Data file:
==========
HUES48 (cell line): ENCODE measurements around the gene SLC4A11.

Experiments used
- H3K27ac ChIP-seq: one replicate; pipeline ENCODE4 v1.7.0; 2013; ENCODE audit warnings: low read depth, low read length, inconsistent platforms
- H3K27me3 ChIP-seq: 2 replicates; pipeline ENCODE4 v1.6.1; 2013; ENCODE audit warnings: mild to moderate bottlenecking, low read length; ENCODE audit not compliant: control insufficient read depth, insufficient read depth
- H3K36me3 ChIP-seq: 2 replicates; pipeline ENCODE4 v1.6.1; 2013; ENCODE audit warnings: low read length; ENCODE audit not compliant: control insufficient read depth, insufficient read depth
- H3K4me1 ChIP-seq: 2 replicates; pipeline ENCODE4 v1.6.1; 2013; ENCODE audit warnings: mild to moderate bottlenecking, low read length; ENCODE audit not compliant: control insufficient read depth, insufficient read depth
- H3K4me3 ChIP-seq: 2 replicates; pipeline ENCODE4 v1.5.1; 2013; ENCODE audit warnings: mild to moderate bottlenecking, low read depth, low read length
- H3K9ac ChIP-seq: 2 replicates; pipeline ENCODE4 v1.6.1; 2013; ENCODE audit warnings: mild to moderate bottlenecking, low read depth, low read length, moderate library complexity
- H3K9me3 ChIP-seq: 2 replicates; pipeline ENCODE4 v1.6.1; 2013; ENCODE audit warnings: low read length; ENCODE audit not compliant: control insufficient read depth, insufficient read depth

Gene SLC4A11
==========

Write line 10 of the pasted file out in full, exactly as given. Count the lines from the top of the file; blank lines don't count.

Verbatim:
Gene SLC4A11